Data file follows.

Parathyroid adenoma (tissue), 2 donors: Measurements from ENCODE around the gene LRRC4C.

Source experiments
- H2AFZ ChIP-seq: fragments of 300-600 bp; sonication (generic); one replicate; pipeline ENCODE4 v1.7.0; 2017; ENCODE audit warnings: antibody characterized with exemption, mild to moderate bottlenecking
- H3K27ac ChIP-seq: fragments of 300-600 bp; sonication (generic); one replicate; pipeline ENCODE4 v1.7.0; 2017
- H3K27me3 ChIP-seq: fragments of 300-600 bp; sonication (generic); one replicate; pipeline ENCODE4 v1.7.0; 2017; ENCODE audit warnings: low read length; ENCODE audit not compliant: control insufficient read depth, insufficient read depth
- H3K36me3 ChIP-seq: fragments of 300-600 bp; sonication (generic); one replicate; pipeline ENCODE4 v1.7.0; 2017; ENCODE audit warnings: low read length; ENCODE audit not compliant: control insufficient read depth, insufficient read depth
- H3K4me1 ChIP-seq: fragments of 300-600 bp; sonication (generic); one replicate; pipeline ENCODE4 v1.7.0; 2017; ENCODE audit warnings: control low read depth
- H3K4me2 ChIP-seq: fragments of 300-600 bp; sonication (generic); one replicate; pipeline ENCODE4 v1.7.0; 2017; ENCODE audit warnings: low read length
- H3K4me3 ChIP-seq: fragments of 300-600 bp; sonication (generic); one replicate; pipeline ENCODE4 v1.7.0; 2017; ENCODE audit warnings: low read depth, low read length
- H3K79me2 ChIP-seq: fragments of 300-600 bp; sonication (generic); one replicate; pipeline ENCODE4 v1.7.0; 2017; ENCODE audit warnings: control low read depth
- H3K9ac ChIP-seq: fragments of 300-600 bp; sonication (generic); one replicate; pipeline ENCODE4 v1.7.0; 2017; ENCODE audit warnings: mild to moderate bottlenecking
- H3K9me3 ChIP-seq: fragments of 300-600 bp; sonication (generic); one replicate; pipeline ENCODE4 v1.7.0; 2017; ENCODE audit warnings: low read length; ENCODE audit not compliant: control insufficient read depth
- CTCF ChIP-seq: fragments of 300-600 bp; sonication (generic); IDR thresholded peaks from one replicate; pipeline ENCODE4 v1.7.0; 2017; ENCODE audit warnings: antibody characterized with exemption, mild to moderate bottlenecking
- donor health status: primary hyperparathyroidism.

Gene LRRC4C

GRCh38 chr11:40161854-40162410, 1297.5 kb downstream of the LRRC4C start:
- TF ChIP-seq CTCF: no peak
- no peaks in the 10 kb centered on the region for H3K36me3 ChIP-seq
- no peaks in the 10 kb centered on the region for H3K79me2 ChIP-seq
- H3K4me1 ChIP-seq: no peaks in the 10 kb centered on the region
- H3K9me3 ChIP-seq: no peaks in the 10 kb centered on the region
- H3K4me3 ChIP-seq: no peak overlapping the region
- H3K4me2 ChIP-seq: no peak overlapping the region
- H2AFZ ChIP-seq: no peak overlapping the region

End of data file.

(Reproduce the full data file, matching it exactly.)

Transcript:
Parathyroid adenoma (tissue), 2 donors: Measurements from ENCODE around the gene LRRC4C.

Source experiments
- H2AFZ ChIP-seq: fragments of 300-600 bp; sonication (generic); one replicate; pipeline ENCODE4 v1.7.0; 2017; ENCODE audit warnings: antibody characterized with exemption, mild to moderate bottlenecking
- H3K27ac ChIP-seq: fragments of 300-600 bp; sonication (generic); one replicate; pipeline ENCODE4 v1.7.0; 2017
- H3K27me3 ChIP-seq: fragments of 300-600 bp; sonication (generic); one replicate; pipeline ENCODE4 v1.7.0; 2017; ENCODE audit warnings: low read length; ENCODE audit not compliant: control insufficient read depth, insufficient read depth
- H3K36me3 ChIP-seq: fragments of 300-600 bp; sonication (generic); one replicate; pipeline ENCODE4 v1.7.0; 2017; ENCODE audit warnings: low read length; ENCODE audit not compliant: control insufficient read depth, insufficient read depth
- H3K4me1 ChIP-seq: fragments of 300-600 bp; sonication (generic); one replicate; pipeline ENCODE4 v1.7.0; 2017; ENCODE audit warnings: control low read depth
- H3K4me2 ChIP-seq: fragments of 300-600 bp; sonication (generic); one replicate; pipeline ENCODE4 v1.7.0; 2017; ENCODE audit warnings: low read length
- H3K4me3 ChIP-seq: fragments of 300-600 bp; sonication (generic); one replicate; pipeline ENCODE4 v1.7.0; 2017; ENCODE audit warnings: low read depth, low read length
- H3K79me2 ChIP-seq: fragments of 300-600 bp; sonication (generic); one replicate; pipeline ENCODE4 v1.7.0; 2017; ENCODE audit warnings: control low read depth
- H3K9ac ChIP-seq: fragments of 300-600 bp; sonication (generic); one replicate; pipeline ENCODE4 v1.7.0; 2017; ENCODE audit warnings: mild to moderate bottlenecking
- H3K9me3 ChIP-seq: fragments of 300-600 bp; sonication (generic); one replicate; pipeline ENCODE4 v1.7.0; 2017; ENCODE audit warnings: low read length; ENCODE audit not compliant: control insufficient read depth
- CTCF ChIP-seq: fragments of 300-600 bp; sonication (generic); IDR thresholded peaks from one replicate; pipeline ENCODE4 v1.7.0; 2017; ENCODE audit warnings: antibody characterized with exemption, mild to moderate bottlenecking
- donor health status: primary hyperparathyroidism.

Gene LRRC4C

GRCh38 chr11:40161854-40162410, 1297.5 kb downstream of the LRRC4C start:
- TF ChIP-seq CTCF: no peak
- no peaks in the 10 kb centered on the region for H3K36me3 ChIP-seq
- no peaks in the 10 kb centered on the region for H3K79me2 ChIP-seq
- H3K4me1 ChIP-seq: no peaks in the 10 kb centered on the region
- H3K9me3 ChIP-seq: no peaks in the 10 kb centered on the region
- H3K4me3 ChIP-seq: no peak overlapping the region
- H3K4me2 ChIP-seq: no peak overlapping the region
- H2AFZ ChIP-seq: no peak overlapping the region